Life has overtaken me in the form of a busy week of teaching, plus a brain-devouring virus to slow me down. So once again I beg your patience. I have plenty of ideas for posts, so to give you an idea of what’s on my mind this week, here are some quickies:
- Nature News has an excellent article about the Templeton Foundation, which supports research on topics at the intersection of science and religion. For obvious reasons, this can lead to conflict and certainly suspicion on the part of many scientists. The Foundation gave itself a black eye for its earlier support of Intelligent Design research, which it has since disavowed.
- PZ Myers addresses the arrogance many of my fellow physicists have in assuming they can explain anything in science, whether or not it’s merited. I hope to have avoided this trap, but it’s a risk when explaining things out of my immediate area of expertise that I might be wrong. If I am, I hope some of my biologist friends will kindly kick me in the posterior.
- The National Center for Science Education has the low-down on the Tennessee anti-evolution bill introduced last week. As a recent Tennessee resident, I obviously have a lot to say about it (not all of which is printable on a family blog).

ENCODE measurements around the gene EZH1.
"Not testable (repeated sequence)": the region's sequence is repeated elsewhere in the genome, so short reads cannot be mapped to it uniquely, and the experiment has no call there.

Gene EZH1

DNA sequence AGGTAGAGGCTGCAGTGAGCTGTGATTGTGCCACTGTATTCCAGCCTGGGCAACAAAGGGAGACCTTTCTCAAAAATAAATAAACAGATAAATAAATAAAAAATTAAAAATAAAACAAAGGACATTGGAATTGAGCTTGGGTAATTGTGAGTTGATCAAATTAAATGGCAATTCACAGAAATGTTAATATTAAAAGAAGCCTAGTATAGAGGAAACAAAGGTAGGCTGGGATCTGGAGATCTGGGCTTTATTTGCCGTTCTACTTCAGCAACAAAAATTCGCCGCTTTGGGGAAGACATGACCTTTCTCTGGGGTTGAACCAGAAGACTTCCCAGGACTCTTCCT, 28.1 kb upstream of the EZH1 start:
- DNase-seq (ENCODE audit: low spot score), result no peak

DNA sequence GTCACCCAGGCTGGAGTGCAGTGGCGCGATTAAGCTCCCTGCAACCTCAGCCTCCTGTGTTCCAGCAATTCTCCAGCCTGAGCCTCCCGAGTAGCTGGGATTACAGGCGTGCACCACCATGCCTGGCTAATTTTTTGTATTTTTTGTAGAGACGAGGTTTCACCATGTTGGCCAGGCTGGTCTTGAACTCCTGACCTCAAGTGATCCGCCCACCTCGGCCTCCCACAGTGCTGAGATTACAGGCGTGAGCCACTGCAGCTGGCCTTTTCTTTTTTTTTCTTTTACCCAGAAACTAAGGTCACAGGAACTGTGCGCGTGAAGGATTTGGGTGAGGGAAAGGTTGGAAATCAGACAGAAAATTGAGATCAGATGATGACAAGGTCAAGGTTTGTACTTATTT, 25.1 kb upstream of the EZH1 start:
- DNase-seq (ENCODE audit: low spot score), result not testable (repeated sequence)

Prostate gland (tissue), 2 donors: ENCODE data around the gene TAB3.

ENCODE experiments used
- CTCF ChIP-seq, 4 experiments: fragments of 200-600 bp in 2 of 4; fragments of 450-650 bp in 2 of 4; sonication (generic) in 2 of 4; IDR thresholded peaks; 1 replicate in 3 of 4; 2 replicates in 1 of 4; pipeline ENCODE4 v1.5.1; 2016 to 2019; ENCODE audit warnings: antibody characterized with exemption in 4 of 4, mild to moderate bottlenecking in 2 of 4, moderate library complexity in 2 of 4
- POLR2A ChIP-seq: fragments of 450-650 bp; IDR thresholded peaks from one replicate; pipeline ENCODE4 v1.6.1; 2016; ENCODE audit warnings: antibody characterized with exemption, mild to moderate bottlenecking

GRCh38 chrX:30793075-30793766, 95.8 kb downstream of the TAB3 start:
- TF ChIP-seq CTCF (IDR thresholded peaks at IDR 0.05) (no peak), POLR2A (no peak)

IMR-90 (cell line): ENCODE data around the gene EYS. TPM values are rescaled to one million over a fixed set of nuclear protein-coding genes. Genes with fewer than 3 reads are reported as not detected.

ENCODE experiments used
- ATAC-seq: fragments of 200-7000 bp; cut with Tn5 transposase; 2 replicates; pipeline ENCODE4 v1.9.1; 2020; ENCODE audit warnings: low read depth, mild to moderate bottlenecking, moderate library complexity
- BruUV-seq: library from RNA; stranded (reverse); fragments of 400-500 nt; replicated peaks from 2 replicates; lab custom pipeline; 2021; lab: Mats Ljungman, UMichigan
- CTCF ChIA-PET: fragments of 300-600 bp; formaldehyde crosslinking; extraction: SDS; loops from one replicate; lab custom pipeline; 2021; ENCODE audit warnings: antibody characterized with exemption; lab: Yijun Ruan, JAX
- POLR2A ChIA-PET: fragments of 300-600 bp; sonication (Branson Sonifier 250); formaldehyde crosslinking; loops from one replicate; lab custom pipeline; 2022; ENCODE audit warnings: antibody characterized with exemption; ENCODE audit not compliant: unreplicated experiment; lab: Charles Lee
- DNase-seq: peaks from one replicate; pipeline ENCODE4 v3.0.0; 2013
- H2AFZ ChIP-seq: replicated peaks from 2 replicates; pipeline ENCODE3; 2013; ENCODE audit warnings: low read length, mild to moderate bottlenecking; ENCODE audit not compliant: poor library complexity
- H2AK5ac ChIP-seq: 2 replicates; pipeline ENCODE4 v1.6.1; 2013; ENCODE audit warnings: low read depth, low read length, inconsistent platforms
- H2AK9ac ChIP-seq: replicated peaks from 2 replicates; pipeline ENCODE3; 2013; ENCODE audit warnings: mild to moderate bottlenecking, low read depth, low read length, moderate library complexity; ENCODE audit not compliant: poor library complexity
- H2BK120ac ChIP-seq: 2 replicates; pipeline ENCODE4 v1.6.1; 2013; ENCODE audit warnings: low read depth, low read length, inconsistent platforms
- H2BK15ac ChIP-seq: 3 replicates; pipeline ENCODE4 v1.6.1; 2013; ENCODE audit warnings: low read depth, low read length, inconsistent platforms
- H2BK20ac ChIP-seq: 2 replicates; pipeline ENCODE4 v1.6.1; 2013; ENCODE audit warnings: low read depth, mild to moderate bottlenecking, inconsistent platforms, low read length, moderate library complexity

- I’m currently reading The World in Six Songs: How the Musical Brain Created Human Nature by Daniel J. Levitin, which has a lot of really interesting stuff for a music lover like me, but which also occasionally drifts into the territory of evolutionary psychology. I think the author is aware of the common problems of evo psych, however, so he manages to avoid some of the more obvious pitfalls. I’ll post a review when I’m done (time permitting, of course).
One response to “The Blogger is Out”
One more: UK Government Chief Scientific Adviser John Beddington equated pseudoscience to racism and homophobia in terms of the damage it does on a societal level: